They passed vineyards and orchards and olive groves. Moses slowed as they came to a stream. John supposed the animal would have liked a drink, but he knew the water here was salty. The sea had cut a ravine through the slender bend in the finger of the peninsula. Every tide washed it wider.

John led the horse upstream to where the locals had improvised a bridge of beams. The site, John realized, could use some attention. Someday the sea might divide the peninsula into its own island. Even now, the beams barely stretched the width of the ravine, and John eyed the waters ten feet below with a wary eye as Moses’s hooves clattered across the sturdy planks. The princess shifted restlessly.

John peeled back the veil that covered her face from the sun and felt her forehead.

She was burning up.

He held his relatively cool hand against her skin as though it could absorb her heat and relieve her discomfort. But the touch imbued more than mere heat. Emotions that had lain dormant deep in his heart roused as though warmed by the sun after a long winter. But John had no intention of letting his feelings blossom to full flower.

“On, Moses,” he encouraged his horse. They still had a ways to go before they reached the point where the peninsula joined with the mainland. From there, they would turn northeast, toward the mountains. The ride lay long ahead of them.

The sea breeze faded behind them as they entered a more heavily wooded stretch of road. Here on the peninsula, travel was quite safe. Seaside villages clung to the rocky coastlines on either side of them. The road connected them to the mainland with its agricultural produce and access to the lands beyond.

But once they entered the dense woods at the foot of the mountains, John knew he’d have to be alert for trouble. Though Lydia’s borders had once followed the ridge of the mountains, the Illyrians had been encroaching on their land for generations. John’s father had died defending a village there. He’d lost his life and the village.

John’s younger brothers, Mark and Luke, sometimes talked about trying to take back those lands, but they hadn’t been with their father that day. They hadn’t seen him die or felt the sharp tang of fear as death dogged their heels. Had it been up to John, he would have died there next to his father. But he’d been injured as well, and Urias, his father’s one-time right-hand man, had pulled him away and fled toward home. They’d lost two dozen men that day in a skirmish that should never have happened. They could have let the Illyrians take the village without a fight.

He couldn’t change what had transpired that day, but John wasn’t about to invite death and trouble into his kingdom by trying to get those lands back. His brothers feared that the Illyrians would one day take over the entire kingdom. Luke had thoroughly scouted throughout the area and had even asked to be dispatched with a team to recover the closest villages.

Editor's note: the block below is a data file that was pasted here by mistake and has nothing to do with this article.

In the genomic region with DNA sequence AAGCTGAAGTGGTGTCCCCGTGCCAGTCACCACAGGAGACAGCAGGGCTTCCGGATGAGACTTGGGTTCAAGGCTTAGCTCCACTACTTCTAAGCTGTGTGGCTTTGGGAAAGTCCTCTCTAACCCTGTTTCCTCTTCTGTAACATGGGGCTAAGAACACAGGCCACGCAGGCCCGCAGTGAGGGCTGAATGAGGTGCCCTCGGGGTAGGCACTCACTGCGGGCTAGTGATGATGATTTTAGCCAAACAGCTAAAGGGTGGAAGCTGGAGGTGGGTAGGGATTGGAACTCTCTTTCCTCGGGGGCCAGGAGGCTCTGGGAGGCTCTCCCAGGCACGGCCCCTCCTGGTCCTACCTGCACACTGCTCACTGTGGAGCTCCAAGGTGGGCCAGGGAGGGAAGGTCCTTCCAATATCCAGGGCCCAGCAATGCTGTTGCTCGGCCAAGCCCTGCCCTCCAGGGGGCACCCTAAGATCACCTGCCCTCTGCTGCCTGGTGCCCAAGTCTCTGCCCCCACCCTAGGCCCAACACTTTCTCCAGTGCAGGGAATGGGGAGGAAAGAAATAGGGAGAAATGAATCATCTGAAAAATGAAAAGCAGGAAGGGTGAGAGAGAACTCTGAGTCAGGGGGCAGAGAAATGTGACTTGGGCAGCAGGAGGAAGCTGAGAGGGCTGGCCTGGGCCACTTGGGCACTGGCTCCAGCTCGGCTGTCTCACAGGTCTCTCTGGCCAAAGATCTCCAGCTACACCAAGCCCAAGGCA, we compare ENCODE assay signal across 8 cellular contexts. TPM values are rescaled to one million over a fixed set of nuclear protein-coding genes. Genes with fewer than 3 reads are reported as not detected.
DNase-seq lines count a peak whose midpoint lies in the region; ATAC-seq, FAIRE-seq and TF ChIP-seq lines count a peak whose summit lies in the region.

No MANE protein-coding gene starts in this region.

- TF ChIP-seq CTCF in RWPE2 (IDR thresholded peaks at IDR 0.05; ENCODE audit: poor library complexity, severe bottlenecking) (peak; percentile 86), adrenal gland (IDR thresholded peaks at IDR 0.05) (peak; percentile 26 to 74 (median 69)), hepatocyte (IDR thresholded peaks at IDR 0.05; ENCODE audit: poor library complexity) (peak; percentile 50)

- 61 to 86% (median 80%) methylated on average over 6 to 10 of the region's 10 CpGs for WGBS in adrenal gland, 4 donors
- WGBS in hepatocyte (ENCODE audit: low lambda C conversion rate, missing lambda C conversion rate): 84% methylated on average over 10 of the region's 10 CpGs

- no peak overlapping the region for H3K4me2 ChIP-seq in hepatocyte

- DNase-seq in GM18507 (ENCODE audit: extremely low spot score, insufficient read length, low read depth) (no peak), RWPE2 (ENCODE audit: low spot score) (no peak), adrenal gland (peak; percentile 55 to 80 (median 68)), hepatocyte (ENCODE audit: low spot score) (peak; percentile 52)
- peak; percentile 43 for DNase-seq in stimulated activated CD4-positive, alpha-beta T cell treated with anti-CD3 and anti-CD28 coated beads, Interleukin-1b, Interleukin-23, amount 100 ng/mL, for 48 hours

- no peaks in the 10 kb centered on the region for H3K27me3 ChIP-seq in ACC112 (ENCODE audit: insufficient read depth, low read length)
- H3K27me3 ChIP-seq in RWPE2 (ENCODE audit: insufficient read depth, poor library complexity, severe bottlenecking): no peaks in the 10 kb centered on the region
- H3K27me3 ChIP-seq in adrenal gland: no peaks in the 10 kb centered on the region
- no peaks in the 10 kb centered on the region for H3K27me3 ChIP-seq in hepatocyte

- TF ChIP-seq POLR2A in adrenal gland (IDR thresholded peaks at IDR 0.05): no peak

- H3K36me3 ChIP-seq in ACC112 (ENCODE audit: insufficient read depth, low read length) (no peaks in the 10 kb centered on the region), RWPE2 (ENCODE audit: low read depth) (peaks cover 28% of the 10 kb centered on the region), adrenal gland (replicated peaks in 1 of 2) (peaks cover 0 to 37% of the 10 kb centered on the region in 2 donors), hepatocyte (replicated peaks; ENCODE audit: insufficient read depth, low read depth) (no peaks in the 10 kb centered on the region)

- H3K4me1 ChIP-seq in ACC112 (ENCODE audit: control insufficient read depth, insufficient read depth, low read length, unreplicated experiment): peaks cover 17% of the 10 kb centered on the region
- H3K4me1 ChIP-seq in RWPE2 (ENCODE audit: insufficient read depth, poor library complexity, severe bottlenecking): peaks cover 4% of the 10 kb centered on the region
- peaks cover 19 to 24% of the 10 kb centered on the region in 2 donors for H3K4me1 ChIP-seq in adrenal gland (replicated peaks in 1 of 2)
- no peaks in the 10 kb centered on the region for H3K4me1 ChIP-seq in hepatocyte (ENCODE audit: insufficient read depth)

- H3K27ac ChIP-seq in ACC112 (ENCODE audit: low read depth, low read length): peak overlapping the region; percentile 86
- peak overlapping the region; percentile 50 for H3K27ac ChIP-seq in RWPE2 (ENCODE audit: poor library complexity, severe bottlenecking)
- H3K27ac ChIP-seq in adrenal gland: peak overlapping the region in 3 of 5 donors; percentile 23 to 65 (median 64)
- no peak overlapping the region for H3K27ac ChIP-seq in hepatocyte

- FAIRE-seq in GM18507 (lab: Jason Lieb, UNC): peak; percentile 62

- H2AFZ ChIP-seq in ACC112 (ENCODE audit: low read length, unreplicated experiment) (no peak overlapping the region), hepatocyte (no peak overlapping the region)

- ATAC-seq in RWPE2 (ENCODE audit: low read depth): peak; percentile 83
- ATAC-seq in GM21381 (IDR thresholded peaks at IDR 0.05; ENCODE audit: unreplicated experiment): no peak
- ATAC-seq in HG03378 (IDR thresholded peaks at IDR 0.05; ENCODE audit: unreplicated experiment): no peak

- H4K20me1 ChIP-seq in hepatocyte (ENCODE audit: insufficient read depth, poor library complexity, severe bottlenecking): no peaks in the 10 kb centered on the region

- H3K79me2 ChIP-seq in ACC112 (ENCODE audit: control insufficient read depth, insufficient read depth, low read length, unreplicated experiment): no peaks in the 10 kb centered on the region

John wasn’t sure how to handle the situation. He wouldn’t risk his brother’s life if it wasn’t necessary.

As the woman who shared the horse with him moaned and twitched, John’s thoughts turned to her father, Charlemagne, who’d famously united the various tribes on his continent into one Holy Roman Empire. The man didn’t seem the least bit intimidated by a fight.

How would Charlemagne handle the situation with the Illyrians?

Charlemagne wanted to marry Gisela off to an Illyrian prince. From what John understood of the emperor, Charlemagne preferred to keep his family close. What had prompted him to seek a marriage agreement with Illyria? What did he hope to gain? John wished he could discuss the issue with the emperor. Perhaps, if he saved Gisela’s life, he could meet Charlemagne and learn about his political strategies.

But he’d have to save her life first. Could he do it? Uncertainties raged inside him. He’d failed so many times before. He prayed that God would be merciful and grant him success, not for his sake, but for the lovely princess who suffered so.

The road bent northward as they cleared the end of the peninsula. Moses shook his mane as John pointed him toward the mountains instead of riding into the city of Sardis. Of course, the animal wasn’t used to traveling away from the city. He hadn’t been born yet when John had last traveled there seeking herbs. Moses hadn’t known John during his years as a healer. He wouldn’t understand.

“Yes, Moses, we’re going toward the mountains.” John bent his head past the woman to speak to the horse, encouraging him on the right path, prompting him to gallop faster. They needed to move quickly. Gisela’s suffering was a constant reminder that every minute was precious.

* * *

Gisela fought against the pain that threatened to keep her from sleep. She’d been told to rest. Why? By whom? She had to rest to get better. But what was wrong with her?